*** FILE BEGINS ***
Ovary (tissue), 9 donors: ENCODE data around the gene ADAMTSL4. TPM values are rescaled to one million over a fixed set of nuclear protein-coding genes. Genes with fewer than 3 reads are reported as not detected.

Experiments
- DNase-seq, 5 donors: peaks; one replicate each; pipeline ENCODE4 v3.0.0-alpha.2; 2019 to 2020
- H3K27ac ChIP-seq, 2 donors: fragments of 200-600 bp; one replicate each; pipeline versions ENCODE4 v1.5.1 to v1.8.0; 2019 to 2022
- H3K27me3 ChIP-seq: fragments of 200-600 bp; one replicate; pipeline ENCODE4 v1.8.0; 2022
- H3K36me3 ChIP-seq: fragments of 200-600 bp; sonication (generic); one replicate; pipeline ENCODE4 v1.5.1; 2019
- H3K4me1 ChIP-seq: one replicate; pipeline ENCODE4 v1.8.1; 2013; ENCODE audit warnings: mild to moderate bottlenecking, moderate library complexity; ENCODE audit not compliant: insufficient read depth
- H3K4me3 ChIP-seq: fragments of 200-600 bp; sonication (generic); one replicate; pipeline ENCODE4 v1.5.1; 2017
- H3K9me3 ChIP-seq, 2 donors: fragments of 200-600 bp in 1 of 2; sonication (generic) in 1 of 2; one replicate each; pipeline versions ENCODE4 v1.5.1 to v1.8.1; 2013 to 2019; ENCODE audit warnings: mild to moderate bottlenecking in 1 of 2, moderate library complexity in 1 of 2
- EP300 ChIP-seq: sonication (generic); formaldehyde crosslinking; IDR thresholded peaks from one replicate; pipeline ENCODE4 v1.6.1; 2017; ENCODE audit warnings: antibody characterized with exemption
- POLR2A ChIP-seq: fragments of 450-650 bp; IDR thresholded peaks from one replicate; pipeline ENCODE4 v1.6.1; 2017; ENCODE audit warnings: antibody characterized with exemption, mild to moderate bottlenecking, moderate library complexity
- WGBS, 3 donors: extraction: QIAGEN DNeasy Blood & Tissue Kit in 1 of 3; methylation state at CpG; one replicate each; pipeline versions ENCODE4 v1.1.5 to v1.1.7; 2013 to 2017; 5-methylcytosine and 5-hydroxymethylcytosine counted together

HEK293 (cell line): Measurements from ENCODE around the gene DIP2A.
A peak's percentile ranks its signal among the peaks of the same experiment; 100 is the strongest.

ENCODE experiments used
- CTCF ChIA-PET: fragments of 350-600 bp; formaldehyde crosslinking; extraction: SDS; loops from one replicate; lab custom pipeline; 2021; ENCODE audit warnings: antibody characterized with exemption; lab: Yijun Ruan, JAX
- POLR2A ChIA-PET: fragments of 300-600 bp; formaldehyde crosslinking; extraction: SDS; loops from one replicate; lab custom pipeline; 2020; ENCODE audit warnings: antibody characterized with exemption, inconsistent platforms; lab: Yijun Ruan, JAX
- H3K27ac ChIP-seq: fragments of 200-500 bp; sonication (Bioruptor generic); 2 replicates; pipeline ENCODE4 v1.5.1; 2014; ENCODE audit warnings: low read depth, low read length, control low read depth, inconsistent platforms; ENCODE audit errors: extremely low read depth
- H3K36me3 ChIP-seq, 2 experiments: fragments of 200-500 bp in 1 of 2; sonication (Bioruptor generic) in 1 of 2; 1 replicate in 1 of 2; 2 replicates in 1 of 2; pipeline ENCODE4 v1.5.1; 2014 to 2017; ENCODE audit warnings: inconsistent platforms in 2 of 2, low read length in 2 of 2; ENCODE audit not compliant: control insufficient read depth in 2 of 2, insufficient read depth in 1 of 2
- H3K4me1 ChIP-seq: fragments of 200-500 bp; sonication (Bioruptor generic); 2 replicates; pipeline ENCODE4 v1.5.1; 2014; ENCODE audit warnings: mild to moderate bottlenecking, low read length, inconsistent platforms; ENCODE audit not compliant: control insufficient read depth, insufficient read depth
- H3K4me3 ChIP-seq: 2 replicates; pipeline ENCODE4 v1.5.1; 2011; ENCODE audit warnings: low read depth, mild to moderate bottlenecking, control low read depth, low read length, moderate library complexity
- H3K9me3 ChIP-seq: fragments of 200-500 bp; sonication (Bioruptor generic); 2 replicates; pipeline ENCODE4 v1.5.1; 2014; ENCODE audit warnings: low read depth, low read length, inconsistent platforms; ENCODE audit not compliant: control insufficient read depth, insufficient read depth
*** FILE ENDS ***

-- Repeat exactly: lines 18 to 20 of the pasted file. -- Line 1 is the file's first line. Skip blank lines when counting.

- H3K27ac ChIP-seq: fragments of 200-500 bp; sonication (Bioruptor generic); 2 replicates; pipeline ENCODE4 v1.5.1; 2014; ENCODE audit warnings: low read depth, low read length, control low read depth, inconsistent platforms; ENCODE audit errors: extremely low read depth
- H3K36me3 ChIP-seq, 2 experiments: fragments of 200-500 bp in 1 of 2; sonication (Bioruptor generic) in 1 of 2; 1 replicate in 1 of 2; 2 replicates in 1 of 2; pipeline ENCODE4 v1.5.1; 2014 to 2017; ENCODE audit warnings: inconsistent platforms in 2 of 2, low read length in 2 of 2; ENCODE audit not compliant: control insufficient read depth in 2 of 2, insufficient read depth in 1 of 2
- H3K4me1 ChIP-seq: fragments of 200-500 bp; sonication (Bioruptor generic); 2 replicates; pipeline ENCODE4 v1.5.1; 2014; ENCODE audit warnings: mild to moderate bottlenecking, low read length, inconsistent platforms; ENCODE audit not compliant: control insufficient read depth, insufficient read depth